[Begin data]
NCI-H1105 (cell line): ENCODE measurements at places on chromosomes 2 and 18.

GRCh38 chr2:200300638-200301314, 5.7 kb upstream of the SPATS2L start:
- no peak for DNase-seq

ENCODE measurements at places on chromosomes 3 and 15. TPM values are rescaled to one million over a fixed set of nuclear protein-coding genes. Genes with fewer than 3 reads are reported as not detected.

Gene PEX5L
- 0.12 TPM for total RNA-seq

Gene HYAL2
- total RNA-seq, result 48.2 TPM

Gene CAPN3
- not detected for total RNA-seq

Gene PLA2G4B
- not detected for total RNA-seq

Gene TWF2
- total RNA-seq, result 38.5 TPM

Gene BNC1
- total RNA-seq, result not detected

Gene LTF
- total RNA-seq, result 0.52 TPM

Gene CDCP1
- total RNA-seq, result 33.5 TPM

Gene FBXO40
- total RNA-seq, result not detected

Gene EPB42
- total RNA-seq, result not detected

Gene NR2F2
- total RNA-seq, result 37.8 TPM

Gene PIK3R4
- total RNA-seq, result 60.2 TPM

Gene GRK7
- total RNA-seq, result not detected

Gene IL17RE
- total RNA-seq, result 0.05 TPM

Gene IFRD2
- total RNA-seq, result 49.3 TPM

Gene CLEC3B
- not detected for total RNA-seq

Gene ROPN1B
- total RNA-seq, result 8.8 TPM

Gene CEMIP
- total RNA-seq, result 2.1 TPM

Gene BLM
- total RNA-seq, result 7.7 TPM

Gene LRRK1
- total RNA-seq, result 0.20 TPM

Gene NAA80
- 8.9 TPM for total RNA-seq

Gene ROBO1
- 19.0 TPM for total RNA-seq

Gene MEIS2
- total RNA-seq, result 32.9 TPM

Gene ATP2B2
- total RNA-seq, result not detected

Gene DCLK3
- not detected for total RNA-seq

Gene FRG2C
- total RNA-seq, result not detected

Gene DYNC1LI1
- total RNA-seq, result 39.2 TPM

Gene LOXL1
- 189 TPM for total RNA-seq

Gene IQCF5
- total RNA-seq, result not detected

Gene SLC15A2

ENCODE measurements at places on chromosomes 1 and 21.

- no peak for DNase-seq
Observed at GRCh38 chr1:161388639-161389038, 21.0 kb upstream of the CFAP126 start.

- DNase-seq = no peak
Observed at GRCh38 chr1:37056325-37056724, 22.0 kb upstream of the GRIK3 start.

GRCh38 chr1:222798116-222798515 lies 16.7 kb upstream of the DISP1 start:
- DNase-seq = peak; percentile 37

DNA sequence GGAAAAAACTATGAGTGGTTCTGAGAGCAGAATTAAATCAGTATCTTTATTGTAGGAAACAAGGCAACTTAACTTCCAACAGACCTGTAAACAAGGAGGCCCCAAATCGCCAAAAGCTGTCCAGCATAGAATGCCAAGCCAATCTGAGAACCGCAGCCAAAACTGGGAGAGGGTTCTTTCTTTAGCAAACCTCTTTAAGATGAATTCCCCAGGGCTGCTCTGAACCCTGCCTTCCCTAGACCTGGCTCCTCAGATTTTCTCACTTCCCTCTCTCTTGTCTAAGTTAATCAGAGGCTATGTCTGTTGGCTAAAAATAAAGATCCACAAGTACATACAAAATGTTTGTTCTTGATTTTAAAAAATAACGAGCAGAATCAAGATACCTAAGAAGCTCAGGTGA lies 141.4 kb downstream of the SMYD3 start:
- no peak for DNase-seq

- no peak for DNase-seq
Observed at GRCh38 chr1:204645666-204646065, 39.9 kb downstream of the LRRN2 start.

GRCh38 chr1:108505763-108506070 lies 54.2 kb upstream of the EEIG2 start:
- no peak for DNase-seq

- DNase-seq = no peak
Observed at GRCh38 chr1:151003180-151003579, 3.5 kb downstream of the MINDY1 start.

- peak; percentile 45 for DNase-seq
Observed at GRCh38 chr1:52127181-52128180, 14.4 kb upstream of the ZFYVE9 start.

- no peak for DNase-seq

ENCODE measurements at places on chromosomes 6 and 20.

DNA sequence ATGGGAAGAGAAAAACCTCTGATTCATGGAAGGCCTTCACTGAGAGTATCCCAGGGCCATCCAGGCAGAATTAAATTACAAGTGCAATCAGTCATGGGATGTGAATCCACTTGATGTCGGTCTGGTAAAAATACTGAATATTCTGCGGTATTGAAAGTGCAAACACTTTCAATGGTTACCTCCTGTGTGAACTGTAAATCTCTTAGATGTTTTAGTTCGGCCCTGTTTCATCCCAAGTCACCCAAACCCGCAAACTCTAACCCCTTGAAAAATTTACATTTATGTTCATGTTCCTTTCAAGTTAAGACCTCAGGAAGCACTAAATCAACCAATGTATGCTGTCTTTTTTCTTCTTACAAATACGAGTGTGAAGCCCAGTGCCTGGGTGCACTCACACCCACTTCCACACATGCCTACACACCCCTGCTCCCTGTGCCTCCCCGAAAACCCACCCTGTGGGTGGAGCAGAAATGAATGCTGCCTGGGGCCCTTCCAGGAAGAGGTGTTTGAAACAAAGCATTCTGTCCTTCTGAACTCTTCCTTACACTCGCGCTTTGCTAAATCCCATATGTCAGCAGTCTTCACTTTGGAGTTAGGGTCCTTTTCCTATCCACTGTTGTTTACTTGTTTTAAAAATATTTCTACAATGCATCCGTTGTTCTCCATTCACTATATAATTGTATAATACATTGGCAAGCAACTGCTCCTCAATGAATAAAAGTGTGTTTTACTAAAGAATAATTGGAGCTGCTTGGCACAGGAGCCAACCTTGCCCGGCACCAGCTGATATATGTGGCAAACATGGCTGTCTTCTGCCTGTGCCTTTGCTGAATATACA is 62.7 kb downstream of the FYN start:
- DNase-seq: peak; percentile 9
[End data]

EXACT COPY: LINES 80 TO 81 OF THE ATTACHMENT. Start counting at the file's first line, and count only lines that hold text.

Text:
Observed at GRCh38 chr1:52127181-52128180, 14.4 kb upstream of the ZFYVE9 start.

- no peak for DNase-seq